Comment: Male suicide is an epidemic of silence
To ‘outsiders’ – and as a Cumbrian bloke who lives in Edinburgh, I very much fall into that category – the Scottish Borders’ unique culture can sometimes seem quite parochial.
I’ve spent years living and working in the region, but my first impression was that the celebration of masculinity appears to run deep through the territory.
Horse riding, athletics, agriculture, rugby union and drinking are celebrated in equal measure, and the region’s unofficial motto - “it’s aye been” – sums up many Borderers’ stoic attitude to the ever-changing politics and culture of the central belt ‘city-dwellers’.
But scratch the surface, and you’ll find efforts are being made to challenge some of the more taboo elements of masculinity – namely preventing male suicide by challenging the stigma some men feel when talking about their mental health.
In 2020, 71 per cent of suicides were of men, and men in typically ‘masculine’ environments, like working-class communities and sports clubs, still find it difficult to open up and seek help.
In Selkirk, the young men who are elected each year to represent their community in the annual Common Riding Festival beam with pride, and speaking to both past and current ‘principals’ it’s not hard to see why – they see representing their town, in sports and in ceremony, as an enormous honour.
Here, the horse races, the rugby, the flag-casting and civic pride are all expressions of a masculinity of positivity, caring and love for their community.
Unfortunately, male mental health in the town, and wider attitudes towards male mental health, have recently been thrust into the spotlight.
The hearts of Borderers are never bigger than in the wake of tragedy, and in Selkirk, the community is still in mourning after losing a 19-year-old rugby player, Harris Macdonell, to suicide last year. His death followed the loss of another of Selkirk’s sons, Frightened Rabbit singer Scott Hutchison, in 2018. He also took his own life.
Nobody bands together like Borderers – and now Selkirk RFC has become one of the first rugby clubs in Scotland to appoint a mental health officer, with a view to supporting the town’s men and boys who congregate at the club’s Philiphaugh ground each week.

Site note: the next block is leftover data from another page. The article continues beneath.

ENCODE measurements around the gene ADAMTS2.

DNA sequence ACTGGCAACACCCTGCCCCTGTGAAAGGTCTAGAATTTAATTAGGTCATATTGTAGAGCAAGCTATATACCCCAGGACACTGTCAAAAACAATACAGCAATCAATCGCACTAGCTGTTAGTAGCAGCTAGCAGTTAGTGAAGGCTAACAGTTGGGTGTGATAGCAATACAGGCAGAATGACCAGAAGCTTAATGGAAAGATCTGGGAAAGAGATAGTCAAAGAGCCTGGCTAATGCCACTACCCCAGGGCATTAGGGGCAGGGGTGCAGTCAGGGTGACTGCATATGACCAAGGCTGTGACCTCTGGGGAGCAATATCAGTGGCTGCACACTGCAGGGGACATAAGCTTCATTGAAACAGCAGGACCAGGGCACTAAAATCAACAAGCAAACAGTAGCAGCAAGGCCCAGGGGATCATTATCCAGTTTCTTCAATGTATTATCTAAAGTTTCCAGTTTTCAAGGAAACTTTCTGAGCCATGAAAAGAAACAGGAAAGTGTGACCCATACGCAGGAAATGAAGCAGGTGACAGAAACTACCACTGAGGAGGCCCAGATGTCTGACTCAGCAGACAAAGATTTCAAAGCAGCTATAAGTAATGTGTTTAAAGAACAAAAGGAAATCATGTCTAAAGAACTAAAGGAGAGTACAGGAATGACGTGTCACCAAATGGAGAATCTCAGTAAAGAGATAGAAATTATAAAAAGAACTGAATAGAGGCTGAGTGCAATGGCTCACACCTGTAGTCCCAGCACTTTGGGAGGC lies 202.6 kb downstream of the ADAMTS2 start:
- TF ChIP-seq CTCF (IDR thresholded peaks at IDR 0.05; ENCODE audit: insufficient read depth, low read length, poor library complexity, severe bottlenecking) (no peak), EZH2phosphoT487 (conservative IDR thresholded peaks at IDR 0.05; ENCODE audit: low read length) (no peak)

Here, in a region that celebrates masculinity, and in a sport that sometimes values it above all else, the club is telling the men and boys of the town that it is time to talk, and open up about a subject that has previously seemed taboo.
Posters throughout the club, and especially the changing rooms, let players know it’s ‘time to talk’, and mental health first aid training is routinely held at the club for all members.
The club’s players, too, wear their hearts on their sleeves – the arms of Selkirk’s jerseys are emblazoned with the logo of the Tiny Changes mental health charity, set up in memory of singer-songwriter Scott Hutchison in 2020 by his family.
There’s two things I should probably admit to at this point – one is that I’ve had my fair share of mental health issues – and the other is that I occasionally turn out for Selkirk as a tighthead prop on a Saturday afternoon.
I say this because for years I felt unable to speak up, constricted by a toxic idea of masculinity that forbids men from showing emotions or admitting to ‘weakness’.
Here in the Borders, the stand that these role models are taking in their town, in challenging male mental health stigma for the younger generations coming through the club, and wider community, could be life-saving.